Tuesday, February 23, 2010

Pope John XXIII by Thomas Cahill

I was surprised by how clearly Cahill makes his thesis that the papacy as it has developed is contrary to the will of Christ for his church. He makes a compelling contrast between John XXIII himself who trusted the Holy Spirit to work in the church through the work of councils and fearful nay-saying popes who grasp at power and see the truth as something weak and in need of defense. As I witness the voice of the modern Roman Catholic Church I have lost any illusions I may have had that the Roman pontiff provides unity to the church. Monarchy by one bishop over the church only stiffles the people of God as they try to discern what the Holy Spirit who blows where she wills is saying.

I was struck with love for John as presented in this book. Warm, human, kind, fun, sincere, wise, discrete, willing to take risks for what is right, open to humanity, willing to find the good in all. Would that we could have hundreds of him today to help us in the church navigate the challenges presented to us today.

Does the Church have a lot of Crap that must go?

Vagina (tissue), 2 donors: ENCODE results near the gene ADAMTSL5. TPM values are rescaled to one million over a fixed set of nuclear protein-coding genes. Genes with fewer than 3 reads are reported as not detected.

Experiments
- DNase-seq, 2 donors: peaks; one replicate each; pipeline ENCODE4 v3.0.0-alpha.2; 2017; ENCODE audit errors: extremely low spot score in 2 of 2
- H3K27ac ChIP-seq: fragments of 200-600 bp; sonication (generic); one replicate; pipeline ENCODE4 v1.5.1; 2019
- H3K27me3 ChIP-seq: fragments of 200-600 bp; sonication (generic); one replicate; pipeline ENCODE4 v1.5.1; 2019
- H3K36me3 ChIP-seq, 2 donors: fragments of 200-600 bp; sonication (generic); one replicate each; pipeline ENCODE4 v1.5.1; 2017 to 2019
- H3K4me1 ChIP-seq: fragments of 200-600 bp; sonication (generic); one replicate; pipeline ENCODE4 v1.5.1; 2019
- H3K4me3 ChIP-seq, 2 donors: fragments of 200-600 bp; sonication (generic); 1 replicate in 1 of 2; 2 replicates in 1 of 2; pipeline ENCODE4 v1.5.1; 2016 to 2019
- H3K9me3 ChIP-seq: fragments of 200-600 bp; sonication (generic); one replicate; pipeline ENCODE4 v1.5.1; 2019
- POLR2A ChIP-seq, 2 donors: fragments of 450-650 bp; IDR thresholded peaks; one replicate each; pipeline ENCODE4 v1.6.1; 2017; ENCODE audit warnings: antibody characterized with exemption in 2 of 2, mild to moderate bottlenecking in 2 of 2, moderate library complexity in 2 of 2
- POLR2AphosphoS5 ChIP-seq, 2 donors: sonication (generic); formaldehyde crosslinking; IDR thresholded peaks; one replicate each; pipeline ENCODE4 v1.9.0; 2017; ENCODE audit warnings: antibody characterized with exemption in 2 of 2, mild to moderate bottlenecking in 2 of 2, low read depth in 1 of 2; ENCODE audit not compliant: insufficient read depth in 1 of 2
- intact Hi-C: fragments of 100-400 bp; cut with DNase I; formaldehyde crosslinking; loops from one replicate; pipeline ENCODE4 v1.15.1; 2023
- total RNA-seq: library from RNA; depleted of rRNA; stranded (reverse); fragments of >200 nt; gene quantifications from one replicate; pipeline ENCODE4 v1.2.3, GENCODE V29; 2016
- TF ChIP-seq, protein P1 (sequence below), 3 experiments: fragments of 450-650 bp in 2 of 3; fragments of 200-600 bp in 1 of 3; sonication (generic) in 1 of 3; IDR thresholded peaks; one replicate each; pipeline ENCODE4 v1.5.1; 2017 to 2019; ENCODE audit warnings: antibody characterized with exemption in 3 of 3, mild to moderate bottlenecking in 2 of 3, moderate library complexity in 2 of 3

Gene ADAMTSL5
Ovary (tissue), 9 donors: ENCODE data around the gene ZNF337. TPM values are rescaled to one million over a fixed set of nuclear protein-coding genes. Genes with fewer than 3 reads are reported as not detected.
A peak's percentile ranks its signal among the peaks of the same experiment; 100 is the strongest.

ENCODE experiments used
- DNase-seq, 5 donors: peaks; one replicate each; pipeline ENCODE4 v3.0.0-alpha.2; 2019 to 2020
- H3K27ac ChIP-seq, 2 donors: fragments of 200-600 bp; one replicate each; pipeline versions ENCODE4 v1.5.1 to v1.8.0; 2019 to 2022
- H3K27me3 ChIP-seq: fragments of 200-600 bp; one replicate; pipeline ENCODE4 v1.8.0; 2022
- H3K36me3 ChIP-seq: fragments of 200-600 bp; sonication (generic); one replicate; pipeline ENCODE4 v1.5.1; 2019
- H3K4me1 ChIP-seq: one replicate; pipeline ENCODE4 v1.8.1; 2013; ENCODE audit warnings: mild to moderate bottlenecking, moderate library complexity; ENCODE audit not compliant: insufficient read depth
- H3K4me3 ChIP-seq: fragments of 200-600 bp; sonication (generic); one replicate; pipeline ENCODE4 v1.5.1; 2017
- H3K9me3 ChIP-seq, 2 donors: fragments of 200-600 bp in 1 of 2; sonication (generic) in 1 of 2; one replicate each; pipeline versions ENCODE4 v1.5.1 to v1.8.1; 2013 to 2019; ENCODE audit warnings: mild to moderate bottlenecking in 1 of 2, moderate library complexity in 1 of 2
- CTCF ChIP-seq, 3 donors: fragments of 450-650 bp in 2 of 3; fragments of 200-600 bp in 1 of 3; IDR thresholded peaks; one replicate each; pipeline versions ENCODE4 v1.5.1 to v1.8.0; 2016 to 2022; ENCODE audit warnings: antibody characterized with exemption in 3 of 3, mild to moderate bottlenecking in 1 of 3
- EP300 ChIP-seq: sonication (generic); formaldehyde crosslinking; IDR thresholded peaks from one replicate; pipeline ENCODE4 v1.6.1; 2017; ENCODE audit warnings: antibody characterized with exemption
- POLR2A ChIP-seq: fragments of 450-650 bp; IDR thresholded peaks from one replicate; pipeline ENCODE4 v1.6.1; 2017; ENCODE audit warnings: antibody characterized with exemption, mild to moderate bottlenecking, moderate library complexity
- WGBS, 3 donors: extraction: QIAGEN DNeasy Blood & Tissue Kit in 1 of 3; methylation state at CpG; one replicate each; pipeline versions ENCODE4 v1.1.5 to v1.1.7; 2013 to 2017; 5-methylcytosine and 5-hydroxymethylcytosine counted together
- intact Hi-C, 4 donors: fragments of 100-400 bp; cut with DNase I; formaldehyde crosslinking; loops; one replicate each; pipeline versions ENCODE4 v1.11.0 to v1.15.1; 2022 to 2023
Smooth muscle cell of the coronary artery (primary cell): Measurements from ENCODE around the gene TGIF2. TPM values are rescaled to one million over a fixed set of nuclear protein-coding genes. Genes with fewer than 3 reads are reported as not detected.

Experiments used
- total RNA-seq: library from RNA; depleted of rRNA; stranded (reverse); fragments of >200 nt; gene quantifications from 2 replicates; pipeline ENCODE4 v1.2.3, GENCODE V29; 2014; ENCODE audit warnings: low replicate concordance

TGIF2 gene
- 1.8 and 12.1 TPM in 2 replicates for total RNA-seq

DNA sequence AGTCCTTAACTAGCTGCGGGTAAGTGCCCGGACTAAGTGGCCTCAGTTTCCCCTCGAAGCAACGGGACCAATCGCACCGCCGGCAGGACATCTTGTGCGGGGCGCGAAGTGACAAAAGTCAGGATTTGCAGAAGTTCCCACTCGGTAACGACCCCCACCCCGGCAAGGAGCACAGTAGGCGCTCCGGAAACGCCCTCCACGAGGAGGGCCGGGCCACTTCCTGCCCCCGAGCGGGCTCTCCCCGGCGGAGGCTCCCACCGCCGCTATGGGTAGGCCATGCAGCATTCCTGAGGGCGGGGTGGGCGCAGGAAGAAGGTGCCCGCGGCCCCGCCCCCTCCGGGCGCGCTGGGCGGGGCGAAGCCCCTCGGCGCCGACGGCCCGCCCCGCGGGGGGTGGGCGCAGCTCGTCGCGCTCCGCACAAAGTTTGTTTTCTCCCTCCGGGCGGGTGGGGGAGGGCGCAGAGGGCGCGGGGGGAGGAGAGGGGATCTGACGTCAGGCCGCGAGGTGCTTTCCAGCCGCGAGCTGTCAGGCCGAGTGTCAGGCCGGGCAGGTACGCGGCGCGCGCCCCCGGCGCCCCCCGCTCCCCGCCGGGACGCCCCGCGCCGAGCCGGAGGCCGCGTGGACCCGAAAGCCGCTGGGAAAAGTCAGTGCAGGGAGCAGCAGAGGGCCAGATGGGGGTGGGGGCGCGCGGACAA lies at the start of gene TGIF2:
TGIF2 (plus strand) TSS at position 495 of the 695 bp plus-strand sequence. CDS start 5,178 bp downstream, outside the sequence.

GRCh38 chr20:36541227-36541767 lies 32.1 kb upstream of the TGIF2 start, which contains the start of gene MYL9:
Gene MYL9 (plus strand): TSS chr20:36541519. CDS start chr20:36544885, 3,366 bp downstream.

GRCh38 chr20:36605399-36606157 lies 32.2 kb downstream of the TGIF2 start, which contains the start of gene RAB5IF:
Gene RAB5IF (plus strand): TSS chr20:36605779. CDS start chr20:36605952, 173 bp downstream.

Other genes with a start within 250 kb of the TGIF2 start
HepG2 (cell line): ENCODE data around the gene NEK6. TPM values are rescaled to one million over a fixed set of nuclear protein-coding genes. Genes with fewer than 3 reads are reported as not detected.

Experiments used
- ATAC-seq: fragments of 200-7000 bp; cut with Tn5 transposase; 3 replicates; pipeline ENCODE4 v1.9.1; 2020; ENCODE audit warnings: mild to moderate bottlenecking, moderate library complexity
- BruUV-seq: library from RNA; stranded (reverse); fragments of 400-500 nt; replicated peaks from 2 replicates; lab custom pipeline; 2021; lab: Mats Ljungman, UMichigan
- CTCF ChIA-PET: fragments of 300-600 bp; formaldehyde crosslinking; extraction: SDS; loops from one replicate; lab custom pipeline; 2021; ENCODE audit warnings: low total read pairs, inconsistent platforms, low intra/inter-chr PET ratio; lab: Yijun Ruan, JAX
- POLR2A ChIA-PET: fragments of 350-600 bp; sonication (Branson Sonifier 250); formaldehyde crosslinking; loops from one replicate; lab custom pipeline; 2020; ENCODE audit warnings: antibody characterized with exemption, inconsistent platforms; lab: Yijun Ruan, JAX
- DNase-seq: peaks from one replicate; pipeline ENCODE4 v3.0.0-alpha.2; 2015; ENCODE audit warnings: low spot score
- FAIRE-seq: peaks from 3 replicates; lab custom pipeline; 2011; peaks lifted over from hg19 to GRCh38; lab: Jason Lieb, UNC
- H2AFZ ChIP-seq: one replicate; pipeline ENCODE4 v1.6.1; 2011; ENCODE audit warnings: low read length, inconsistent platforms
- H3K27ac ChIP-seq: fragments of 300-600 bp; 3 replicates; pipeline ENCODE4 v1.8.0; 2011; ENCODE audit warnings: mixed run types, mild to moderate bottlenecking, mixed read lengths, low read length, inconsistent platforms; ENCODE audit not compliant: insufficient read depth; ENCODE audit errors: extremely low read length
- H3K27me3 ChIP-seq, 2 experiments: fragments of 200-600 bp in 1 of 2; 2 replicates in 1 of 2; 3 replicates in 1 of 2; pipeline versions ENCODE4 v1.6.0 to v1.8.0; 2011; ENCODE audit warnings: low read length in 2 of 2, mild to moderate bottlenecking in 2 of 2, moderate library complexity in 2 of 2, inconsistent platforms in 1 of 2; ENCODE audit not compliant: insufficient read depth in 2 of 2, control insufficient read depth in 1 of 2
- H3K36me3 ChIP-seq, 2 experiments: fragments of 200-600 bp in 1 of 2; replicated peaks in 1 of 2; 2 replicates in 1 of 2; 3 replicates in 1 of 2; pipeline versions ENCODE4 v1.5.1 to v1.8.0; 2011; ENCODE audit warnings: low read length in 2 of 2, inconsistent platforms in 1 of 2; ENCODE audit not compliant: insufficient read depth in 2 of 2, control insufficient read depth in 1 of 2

I suspect it does, but I somehow think we can also over-react to its perceived demise. The church only has a huge problem if we think the church must always be large, influential in our society, and representative of central currents of thought in our culture. But that is not necessarily so. True the Church is in a stage of change, however, with God's grace it all could be a blessing. The article linked below offers some reasons why the church is diminishing and offers some responses the community could make. I resonate with much here, however, think it exaggerates because much that it criticizes are characteristics that each society will develop in time, and the reasonable response is to manage them, not do away with them only to make room for new rank growth. But the main weakness in the article is that nothing excites us like a crisis. I suspect the change will be great, but I also suspect there will be developments which will give strength to the church of the future. I also think there is a current of anti-intellectualism which is misguided. We have to encourage much study and personal pursuit of holiness for the church to be the church. Education is critical and we need more, not less of it. Here is the article.